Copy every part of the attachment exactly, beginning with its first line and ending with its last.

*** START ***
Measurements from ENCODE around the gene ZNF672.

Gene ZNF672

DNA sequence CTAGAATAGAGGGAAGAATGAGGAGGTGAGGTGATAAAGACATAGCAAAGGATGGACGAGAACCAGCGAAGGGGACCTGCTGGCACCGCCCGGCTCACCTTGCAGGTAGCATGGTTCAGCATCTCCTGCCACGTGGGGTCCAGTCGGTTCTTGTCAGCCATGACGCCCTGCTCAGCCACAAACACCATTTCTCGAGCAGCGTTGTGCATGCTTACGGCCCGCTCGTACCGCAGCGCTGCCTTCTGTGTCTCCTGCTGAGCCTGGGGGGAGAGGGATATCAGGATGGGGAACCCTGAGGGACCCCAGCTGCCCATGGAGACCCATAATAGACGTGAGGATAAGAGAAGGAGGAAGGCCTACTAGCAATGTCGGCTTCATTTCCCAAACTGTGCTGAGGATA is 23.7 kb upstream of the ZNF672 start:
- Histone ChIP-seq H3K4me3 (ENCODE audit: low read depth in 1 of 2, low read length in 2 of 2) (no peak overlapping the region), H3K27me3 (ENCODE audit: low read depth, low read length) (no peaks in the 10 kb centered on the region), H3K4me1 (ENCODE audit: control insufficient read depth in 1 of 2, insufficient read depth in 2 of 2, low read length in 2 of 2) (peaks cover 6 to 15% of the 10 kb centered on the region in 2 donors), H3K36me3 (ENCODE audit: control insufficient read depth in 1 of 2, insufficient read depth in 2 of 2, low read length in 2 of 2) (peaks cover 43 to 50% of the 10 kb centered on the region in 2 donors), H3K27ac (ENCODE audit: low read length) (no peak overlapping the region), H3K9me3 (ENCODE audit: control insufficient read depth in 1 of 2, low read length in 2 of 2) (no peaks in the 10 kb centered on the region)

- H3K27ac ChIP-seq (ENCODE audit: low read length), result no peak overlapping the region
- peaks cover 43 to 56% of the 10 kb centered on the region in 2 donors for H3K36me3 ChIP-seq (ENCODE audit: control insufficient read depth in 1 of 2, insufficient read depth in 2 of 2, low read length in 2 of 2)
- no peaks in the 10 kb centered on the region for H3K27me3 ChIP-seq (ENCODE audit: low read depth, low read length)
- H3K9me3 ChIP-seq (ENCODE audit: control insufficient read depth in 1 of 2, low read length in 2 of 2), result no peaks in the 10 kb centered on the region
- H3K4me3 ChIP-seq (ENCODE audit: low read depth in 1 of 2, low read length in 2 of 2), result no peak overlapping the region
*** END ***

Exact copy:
Measurements from ENCODE around the gene ZNF672.

Gene ZNF672

DNA sequence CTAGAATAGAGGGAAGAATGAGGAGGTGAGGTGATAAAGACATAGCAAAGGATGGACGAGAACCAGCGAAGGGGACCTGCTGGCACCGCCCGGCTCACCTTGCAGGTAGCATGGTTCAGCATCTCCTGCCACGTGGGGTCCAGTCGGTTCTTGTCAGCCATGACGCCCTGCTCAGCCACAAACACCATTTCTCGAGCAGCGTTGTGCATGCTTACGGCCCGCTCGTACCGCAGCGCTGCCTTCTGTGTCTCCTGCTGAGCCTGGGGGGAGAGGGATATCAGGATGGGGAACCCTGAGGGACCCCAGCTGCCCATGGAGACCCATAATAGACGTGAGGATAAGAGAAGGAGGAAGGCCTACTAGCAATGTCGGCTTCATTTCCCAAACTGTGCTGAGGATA is 23.7 kb upstream of the ZNF672 start:
- Histone ChIP-seq H3K4me3 (ENCODE audit: low read depth in 1 of 2, low read length in 2 of 2) (no peak overlapping the region), H3K27me3 (ENCODE audit: low read depth, low read length) (no peaks in the 10 kb centered on the region), H3K4me1 (ENCODE audit: control insufficient read depth in 1 of 2, insufficient read depth in 2 of 2, low read length in 2 of 2) (peaks cover 6 to 15% of the 10 kb centered on the region in 2 donors), H3K36me3 (ENCODE audit: control insufficient read depth in 1 of 2, insufficient read depth in 2 of 2, low read length in 2 of 2) (peaks cover 43 to 50% of the 10 kb centered on the region in 2 donors), H3K27ac (ENCODE audit: low read length) (no peak overlapping the region), H3K9me3 (ENCODE audit: control insufficient read depth in 1 of 2, low read length in 2 of 2) (no peaks in the 10 kb centered on the region)

- H3K27ac ChIP-seq (ENCODE audit: low read length), result no peak overlapping the region
- peaks cover 43 to 56% of the 10 kb centered on the region in 2 donors for H3K36me3 ChIP-seq (ENCODE audit: control insufficient read depth in 1 of 2, insufficient read depth in 2 of 2, low read length in 2 of 2)
- no peaks in the 10 kb centered on the region for H3K27me3 ChIP-seq (ENCODE audit: low read depth, low read length)
- H3K9me3 ChIP-seq (ENCODE audit: control insufficient read depth in 1 of 2, low read length in 2 of 2), result no peaks in the 10 kb centered on the region
- H3K4me3 ChIP-seq (ENCODE audit: low read depth in 1 of 2, low read length in 2 of 2), result no peak overlapping the region